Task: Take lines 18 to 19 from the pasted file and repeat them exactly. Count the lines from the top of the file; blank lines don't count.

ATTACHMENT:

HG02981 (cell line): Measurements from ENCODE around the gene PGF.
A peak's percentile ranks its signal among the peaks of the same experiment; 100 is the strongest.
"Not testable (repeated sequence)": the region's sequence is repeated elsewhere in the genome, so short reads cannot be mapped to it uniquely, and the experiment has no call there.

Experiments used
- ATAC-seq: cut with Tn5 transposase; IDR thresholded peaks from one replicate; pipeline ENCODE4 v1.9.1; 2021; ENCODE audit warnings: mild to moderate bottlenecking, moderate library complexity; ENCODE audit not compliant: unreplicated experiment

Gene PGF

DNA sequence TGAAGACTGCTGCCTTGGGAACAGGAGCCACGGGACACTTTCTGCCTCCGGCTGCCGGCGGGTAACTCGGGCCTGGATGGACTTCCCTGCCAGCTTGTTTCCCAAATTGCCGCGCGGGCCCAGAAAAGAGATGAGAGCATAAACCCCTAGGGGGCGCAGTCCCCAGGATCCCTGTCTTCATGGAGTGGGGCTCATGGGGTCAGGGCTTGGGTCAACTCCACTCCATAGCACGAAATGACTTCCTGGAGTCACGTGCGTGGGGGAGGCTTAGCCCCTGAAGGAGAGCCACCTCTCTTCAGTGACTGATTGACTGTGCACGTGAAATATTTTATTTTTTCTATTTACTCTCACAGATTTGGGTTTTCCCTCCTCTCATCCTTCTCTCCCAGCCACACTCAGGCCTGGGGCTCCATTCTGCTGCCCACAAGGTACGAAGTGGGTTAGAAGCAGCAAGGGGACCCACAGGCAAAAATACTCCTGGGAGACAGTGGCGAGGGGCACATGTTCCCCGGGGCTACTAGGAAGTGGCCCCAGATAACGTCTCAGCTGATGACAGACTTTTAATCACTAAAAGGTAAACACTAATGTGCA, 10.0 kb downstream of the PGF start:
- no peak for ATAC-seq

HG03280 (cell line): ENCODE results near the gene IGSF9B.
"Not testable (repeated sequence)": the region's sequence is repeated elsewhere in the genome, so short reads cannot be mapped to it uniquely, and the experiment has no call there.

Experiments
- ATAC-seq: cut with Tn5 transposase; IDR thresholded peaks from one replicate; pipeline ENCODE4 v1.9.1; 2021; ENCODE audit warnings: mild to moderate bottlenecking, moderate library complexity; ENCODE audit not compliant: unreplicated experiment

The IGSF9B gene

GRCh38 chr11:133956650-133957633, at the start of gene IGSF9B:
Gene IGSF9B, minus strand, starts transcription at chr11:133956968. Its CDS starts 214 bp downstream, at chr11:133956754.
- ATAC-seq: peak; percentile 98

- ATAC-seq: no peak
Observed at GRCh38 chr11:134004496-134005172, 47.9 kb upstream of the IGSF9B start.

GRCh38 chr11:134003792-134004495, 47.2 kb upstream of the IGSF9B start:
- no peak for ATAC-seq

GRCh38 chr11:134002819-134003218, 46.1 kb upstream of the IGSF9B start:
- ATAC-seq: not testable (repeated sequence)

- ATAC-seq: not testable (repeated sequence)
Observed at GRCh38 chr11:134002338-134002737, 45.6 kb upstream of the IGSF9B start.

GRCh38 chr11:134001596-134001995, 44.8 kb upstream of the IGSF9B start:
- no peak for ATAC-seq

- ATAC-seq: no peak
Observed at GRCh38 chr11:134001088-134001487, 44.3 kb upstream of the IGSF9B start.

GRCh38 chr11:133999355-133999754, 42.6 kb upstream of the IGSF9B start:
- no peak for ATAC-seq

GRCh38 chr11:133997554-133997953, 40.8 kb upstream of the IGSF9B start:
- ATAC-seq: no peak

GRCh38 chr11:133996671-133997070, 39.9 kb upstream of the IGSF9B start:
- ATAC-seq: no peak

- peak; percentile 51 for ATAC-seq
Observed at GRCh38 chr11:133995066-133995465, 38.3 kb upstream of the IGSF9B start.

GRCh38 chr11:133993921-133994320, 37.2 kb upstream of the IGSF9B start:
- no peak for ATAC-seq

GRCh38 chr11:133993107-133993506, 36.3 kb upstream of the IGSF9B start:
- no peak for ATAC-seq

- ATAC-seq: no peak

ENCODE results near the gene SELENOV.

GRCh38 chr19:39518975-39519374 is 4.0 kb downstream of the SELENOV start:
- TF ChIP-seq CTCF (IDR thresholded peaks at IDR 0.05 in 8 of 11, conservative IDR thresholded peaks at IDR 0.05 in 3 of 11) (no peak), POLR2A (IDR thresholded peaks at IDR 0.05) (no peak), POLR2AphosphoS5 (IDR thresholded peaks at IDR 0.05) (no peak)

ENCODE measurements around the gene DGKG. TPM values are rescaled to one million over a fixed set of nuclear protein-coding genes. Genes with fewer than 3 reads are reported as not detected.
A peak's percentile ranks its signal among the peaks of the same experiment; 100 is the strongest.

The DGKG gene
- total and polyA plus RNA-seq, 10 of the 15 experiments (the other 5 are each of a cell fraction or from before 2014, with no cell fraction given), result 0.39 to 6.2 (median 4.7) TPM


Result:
Observed at GRCh38 chr11:134004496-134005172, 47.9 kb upstream of the IGSF9B start.

GRCh38 chr11:134003792-134004495, 47.2 kb upstream of the IGSF9B start: